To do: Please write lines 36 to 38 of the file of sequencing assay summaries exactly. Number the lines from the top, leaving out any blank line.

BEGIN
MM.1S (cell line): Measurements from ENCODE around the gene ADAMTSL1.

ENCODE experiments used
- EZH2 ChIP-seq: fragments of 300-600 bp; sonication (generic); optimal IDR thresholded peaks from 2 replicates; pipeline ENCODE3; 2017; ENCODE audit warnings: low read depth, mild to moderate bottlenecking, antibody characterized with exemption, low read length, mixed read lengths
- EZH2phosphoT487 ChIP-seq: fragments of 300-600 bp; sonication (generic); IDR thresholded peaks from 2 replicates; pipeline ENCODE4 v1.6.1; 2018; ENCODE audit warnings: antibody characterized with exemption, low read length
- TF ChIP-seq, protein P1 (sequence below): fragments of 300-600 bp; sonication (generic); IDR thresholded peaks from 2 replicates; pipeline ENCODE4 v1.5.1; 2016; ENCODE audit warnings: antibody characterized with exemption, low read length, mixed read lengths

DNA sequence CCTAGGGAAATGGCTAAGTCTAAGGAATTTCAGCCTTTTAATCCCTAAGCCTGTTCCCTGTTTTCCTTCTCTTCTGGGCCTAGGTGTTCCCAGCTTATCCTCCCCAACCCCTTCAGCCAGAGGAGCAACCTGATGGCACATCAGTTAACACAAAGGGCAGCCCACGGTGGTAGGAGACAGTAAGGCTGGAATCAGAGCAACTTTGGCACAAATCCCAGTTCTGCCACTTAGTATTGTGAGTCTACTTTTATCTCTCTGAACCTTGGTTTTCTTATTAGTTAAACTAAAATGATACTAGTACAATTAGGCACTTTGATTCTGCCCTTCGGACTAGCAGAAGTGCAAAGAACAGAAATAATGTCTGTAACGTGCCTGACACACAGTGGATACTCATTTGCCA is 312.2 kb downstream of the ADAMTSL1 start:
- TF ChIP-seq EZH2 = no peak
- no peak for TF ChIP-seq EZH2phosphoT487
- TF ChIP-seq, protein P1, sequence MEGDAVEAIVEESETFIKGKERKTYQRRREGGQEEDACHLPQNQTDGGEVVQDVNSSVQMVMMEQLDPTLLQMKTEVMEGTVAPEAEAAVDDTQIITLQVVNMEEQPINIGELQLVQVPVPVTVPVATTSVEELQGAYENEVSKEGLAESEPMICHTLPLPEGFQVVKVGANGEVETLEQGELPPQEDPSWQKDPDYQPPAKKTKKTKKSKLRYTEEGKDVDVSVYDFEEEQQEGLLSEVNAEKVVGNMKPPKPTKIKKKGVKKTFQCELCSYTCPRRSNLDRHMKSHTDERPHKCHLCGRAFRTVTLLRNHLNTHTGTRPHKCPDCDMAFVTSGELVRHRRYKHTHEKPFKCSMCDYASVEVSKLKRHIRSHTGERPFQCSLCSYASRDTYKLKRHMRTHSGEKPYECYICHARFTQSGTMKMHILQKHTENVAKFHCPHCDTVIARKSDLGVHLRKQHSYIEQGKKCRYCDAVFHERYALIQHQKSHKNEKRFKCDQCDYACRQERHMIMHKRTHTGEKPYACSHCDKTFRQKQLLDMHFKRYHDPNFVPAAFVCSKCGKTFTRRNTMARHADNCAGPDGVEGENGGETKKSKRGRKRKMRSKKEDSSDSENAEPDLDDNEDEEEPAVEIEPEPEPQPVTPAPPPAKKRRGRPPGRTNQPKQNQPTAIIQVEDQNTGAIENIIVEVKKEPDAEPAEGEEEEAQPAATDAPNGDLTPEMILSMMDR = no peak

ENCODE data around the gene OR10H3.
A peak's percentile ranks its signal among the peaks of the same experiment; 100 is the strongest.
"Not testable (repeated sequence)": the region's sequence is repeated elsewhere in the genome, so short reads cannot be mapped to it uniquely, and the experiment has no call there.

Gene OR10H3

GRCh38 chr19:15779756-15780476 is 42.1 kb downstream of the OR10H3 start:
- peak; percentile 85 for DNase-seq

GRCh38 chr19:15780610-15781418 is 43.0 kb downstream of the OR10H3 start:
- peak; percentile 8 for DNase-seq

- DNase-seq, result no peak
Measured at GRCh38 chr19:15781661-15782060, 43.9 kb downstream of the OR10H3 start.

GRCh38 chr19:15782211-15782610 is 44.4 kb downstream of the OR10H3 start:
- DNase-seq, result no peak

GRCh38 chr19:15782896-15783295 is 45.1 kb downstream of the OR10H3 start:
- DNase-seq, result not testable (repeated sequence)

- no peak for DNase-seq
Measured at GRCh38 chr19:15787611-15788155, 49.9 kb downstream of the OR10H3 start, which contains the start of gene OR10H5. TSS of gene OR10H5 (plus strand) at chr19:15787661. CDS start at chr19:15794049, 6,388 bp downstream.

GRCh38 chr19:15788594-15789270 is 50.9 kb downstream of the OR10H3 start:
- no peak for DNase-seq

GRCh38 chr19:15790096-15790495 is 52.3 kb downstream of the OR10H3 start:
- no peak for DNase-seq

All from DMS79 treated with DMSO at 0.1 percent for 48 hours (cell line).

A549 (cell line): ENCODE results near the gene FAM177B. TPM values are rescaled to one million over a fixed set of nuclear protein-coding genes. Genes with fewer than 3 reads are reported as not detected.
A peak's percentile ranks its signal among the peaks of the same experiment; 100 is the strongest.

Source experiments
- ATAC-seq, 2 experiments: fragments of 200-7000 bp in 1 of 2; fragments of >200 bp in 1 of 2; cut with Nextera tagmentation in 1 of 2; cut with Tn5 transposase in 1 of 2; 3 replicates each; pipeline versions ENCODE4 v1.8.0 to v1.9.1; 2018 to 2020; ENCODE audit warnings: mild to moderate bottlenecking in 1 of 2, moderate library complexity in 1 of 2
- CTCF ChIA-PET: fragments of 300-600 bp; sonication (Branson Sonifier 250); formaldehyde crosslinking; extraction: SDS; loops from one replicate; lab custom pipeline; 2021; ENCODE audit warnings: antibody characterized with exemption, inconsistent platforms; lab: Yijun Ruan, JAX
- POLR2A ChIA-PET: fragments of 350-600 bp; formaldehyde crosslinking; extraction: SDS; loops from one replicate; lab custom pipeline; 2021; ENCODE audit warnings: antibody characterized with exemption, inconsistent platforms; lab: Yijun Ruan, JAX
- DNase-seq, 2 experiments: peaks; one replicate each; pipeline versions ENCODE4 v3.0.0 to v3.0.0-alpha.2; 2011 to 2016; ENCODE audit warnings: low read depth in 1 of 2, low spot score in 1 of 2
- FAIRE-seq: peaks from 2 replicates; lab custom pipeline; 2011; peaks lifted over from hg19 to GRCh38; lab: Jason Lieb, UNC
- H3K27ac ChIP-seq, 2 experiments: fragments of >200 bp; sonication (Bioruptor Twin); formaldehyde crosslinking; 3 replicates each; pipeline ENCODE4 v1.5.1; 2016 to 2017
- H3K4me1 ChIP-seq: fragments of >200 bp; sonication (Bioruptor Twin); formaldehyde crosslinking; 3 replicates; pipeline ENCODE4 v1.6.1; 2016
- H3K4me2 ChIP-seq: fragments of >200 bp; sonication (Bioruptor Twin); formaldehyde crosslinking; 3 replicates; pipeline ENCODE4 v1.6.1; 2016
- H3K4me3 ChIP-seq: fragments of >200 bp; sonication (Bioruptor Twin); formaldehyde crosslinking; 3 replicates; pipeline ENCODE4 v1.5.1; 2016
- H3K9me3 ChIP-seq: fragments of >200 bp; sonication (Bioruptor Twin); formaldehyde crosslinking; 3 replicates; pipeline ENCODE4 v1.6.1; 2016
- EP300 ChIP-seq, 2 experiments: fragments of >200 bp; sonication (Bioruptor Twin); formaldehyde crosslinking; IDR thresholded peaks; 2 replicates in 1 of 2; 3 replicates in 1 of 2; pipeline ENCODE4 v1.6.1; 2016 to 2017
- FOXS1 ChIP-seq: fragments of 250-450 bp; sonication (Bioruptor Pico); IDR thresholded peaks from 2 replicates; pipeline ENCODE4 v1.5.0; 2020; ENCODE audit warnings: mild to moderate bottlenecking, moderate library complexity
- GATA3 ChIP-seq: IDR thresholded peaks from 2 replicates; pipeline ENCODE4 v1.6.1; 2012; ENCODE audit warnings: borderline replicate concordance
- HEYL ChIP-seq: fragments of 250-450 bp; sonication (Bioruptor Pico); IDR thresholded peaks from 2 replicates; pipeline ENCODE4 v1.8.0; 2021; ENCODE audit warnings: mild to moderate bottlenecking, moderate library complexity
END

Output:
- POLR2A ChIA-PET: fragments of 350-600 bp; formaldehyde crosslinking; extraction: SDS; loops from one replicate; lab custom pipeline; 2021; ENCODE audit warnings: antibody characterized with exemption, inconsistent platforms; lab: Yijun Ruan, JAX
- DNase-seq, 2 experiments: peaks; one replicate each; pipeline versions ENCODE4 v3.0.0 to v3.0.0-alpha.2; 2011 to 2016; ENCODE audit warnings: low read depth in 1 of 2, low spot score in 1 of 2
- FAIRE-seq: peaks from 2 replicates; lab custom pipeline; 2011; peaks lifted over from hg19 to GRCh38; lab: Jason Lieb, UNC